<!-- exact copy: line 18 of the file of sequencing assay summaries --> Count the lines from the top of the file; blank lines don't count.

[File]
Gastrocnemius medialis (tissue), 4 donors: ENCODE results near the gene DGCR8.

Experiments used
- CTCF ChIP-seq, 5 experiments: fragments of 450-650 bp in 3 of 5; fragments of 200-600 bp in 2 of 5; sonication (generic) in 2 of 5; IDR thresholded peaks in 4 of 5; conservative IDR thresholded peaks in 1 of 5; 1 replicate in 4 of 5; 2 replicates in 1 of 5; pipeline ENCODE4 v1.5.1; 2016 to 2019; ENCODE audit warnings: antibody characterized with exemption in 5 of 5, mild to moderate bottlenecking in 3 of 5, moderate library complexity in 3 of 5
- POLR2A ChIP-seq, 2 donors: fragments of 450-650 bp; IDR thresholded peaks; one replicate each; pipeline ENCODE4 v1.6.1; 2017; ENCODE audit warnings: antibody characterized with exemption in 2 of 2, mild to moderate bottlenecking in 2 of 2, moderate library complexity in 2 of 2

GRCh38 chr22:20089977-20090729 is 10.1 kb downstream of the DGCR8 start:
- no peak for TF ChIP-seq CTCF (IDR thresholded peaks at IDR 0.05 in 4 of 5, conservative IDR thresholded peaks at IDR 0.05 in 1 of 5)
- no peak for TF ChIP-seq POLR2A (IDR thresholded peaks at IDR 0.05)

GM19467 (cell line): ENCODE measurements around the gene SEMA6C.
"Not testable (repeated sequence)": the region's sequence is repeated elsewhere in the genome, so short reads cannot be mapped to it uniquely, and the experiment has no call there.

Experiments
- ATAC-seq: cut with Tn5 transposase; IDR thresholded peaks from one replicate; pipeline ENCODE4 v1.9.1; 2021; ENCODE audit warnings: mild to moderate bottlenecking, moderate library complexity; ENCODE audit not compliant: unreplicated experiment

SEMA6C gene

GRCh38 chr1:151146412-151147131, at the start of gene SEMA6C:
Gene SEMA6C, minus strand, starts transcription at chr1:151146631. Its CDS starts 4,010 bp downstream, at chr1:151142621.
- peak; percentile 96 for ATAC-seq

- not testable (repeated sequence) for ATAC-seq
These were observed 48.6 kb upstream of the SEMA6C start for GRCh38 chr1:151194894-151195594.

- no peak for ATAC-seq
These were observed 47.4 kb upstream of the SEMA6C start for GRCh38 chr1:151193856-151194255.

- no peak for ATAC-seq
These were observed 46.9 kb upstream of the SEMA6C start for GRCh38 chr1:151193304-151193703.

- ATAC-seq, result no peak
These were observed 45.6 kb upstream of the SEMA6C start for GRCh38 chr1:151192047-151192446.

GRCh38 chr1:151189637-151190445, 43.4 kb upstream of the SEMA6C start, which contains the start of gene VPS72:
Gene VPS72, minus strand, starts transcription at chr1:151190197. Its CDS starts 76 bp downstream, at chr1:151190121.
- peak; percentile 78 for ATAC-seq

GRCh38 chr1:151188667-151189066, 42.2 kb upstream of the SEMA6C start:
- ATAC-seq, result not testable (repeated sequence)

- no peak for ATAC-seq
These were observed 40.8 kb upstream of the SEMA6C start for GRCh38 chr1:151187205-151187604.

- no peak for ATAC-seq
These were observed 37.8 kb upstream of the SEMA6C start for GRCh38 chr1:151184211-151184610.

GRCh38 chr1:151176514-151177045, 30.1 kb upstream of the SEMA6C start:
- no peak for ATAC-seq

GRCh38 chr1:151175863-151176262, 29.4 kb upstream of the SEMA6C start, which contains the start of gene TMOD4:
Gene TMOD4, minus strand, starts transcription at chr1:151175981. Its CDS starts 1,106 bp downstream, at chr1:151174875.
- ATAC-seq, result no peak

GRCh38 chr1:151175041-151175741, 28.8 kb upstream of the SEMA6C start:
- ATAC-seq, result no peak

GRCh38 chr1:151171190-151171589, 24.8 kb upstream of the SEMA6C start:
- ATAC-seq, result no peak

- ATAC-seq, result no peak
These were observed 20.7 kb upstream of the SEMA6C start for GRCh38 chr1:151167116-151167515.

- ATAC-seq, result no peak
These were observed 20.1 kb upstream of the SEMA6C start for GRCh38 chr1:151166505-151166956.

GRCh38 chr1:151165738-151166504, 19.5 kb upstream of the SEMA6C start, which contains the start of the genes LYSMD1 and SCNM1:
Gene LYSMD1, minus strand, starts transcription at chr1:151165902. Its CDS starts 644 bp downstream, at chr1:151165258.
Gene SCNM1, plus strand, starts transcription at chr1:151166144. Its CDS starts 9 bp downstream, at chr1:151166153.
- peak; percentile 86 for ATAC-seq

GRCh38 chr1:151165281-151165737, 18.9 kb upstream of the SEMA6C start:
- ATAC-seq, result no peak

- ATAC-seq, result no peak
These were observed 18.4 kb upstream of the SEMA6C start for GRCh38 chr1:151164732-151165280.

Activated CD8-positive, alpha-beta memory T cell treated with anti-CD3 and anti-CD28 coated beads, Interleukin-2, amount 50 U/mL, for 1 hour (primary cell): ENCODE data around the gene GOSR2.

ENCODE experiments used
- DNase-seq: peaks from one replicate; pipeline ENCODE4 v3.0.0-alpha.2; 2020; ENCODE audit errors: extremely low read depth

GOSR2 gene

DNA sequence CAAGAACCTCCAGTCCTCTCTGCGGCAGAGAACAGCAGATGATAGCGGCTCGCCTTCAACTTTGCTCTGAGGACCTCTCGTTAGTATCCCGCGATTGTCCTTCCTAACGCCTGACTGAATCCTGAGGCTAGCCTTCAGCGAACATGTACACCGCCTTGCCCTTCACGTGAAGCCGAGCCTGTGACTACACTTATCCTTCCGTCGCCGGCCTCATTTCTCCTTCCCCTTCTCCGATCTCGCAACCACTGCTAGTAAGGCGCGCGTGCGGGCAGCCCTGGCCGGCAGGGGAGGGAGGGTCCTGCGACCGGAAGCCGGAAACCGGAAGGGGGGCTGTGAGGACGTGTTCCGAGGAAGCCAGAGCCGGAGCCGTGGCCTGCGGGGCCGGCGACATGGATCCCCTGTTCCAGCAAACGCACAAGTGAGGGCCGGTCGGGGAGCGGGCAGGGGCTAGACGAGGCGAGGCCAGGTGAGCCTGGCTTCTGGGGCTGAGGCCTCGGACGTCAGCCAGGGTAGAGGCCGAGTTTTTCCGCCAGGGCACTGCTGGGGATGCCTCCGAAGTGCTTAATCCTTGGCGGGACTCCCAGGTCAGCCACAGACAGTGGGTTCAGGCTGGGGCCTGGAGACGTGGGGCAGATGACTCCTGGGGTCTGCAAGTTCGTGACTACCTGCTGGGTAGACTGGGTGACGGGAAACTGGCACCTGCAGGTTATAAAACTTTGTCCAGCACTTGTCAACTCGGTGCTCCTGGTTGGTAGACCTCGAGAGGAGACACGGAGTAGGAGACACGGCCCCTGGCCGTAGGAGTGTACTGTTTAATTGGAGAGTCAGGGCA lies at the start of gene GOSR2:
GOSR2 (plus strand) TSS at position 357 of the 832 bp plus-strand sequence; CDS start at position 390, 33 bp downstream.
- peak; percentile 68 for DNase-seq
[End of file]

- no peak for ATAC-seq